Kilton is at the heart of the Farndale family.
The following family lines were focused around
Kilton 1 Line
Kilton 2 Line
1 Line is an important part of the family heritage and many modern
Farndale families will be able to trace through this line.
There are many other Farndales associated with
(27 June 1680 to 5 October 1757), householder of Brotton, perhaps the first
Farndale at Kilton
(28 February 1724 to 24 January 1807), “Old Farndale of Kilton”, a farmer,
alum house merchant, yeoman and cooper.
who wrote extensively about Kilton and you will find a lot of material on his
web page (much is still to be transcripted). He
wrote The History of Kilton’.
It is hard to know exactly when the first member of the
Farndale family came to Kilton. Certainly they were
there by the late 1600s and in the 1500s and early 1600s there were Farndales
at Liverton, Moorsome,
Skelton and Kirkleatham. But before pursuing this in more detail it is of
interest to know something of Kilton itself, after all it was to be the home
of the Farndales for almost 300 years.
It seems that Alan de Percy founded the Fief of Kilton in
the Barony of Percy in 1106. This was sublet to a certain Walter who
subdivided into three, the Fief of Kilton proper, the Lordship of Hinderwell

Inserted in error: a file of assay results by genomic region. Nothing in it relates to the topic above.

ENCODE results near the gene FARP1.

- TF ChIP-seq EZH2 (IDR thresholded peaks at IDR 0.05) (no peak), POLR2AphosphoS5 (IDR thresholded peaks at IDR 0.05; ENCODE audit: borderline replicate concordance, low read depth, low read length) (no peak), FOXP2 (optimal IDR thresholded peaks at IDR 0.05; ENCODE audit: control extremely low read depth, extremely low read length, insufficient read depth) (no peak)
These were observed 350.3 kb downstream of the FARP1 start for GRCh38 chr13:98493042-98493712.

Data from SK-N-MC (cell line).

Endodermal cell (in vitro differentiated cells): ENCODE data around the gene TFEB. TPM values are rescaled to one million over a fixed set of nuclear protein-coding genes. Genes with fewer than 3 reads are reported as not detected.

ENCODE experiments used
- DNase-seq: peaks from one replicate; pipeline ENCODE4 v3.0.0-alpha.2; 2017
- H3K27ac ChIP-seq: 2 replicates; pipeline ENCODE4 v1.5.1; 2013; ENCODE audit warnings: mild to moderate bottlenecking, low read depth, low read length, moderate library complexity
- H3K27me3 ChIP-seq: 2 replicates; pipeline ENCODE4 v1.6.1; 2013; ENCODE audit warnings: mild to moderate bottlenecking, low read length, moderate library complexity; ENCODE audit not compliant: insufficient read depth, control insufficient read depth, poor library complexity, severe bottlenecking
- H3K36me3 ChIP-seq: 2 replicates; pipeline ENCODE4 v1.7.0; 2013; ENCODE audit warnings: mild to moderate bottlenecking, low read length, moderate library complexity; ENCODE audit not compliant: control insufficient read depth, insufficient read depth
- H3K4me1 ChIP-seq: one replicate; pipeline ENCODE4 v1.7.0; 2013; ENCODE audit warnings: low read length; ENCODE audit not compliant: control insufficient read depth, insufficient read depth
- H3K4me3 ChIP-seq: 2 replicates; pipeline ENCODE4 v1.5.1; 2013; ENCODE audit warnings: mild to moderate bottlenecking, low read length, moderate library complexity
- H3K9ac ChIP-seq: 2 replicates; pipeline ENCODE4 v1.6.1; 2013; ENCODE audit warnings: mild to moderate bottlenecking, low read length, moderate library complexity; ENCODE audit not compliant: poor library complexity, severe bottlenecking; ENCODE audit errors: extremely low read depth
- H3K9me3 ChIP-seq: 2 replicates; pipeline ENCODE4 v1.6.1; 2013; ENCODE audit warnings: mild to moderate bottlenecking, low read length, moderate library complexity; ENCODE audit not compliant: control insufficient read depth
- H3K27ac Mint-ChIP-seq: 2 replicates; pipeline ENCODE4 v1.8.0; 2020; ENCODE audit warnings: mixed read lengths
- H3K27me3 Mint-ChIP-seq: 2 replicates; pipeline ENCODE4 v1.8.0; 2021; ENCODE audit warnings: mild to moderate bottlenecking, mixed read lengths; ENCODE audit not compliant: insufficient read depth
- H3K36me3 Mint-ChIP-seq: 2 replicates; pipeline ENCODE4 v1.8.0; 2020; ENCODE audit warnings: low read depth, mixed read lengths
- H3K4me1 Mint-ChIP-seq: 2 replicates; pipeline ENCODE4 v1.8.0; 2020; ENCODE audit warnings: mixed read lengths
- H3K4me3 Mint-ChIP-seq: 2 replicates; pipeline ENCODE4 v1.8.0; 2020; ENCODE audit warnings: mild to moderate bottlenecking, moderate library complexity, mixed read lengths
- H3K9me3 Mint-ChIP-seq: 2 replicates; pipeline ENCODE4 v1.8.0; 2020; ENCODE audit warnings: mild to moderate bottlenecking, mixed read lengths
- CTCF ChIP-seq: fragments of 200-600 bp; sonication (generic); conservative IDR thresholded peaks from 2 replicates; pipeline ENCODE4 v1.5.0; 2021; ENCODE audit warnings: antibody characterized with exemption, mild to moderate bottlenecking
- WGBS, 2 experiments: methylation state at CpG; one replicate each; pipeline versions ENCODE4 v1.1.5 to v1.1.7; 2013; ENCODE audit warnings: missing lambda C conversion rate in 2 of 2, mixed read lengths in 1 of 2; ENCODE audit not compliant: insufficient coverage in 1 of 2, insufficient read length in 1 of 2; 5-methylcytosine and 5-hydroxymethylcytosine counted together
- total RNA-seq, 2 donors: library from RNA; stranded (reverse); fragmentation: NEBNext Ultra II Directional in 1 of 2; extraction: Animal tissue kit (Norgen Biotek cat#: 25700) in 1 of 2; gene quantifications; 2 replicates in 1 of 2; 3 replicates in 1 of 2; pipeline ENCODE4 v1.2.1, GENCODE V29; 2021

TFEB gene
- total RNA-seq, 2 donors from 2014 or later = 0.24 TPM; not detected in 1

and Kirkleatham. In the Fief of Kilton there were the manors of Kilton Thorpe
and Little Moorsholm the Soke
of South Loftus. The Lordship of Hinderwell comprised the manors of
Hinderwell, Seaton and Roxby and the Sokes of Boulby, Arnodestorp, Roxby,
Hinderwell and Reschelthorp. The Kirkleatham
property consisted of a third of that parish.
Doomsday Book states that the King held land at both Kilton
and Kilton Thorpe. At Kilton Thorpe there was a manor and one and a half caracutes of land and at Kilton, one caracute.
Both were held for the King by the Count of Mortain.
However he was banished for conspiracy in 1088 and
both villages, the two and a half caracutes,
another five and a half caracutes and eight acres
of meadow passed to Robert de Brus. At this time too the manor of Little Moorsholm
formed part of the Kilton Fee. That of Great Moorsholm
did not join the Kilton Fee until 1272. It seems too that the Soke of South Loftus, six caracutes
of land, joined the Kilton Fee soon after the Doomsday survey. North Loftus
was much bigger and was part of the Chester Fee. In 1166 the subtenant of
Kilton was "Ilger de Kilton" and remained
so until 1190.
Kilton remained under the Lordship of Robert de Brus until 1272.
He was succeeded by his son William who married a certain
Alice. He was succeeded probably in 1219, by Matilda his niece, probably son
of Roger, one of his five brothers. Matilda was married to Richard de Autrey
who died and in 1226 she married Robert de Thweng.
The Castle was probably founded by Pagan Fitzwalter between 1135 and 1140 and he gave it the same
of the Kilton Fief. To begin with it would be a wooden stockade but by 1140
his son Osbert began the stone construction. This was probably finished by
William de Kilton between 1190 and 1200. It was from Kilton that Robert de Thweng using the nickname "Will Wither" harried
the papal clergy who took his church at Kirkleatham and many others all across the North of England. Eventually he was
excommunicated. He assembled some 20 of the Lords and knights of the North at
Kilton and armed with their letters of support set off for Rome to be freed
with an order not to interfere with the lay patrons. Robert was followed by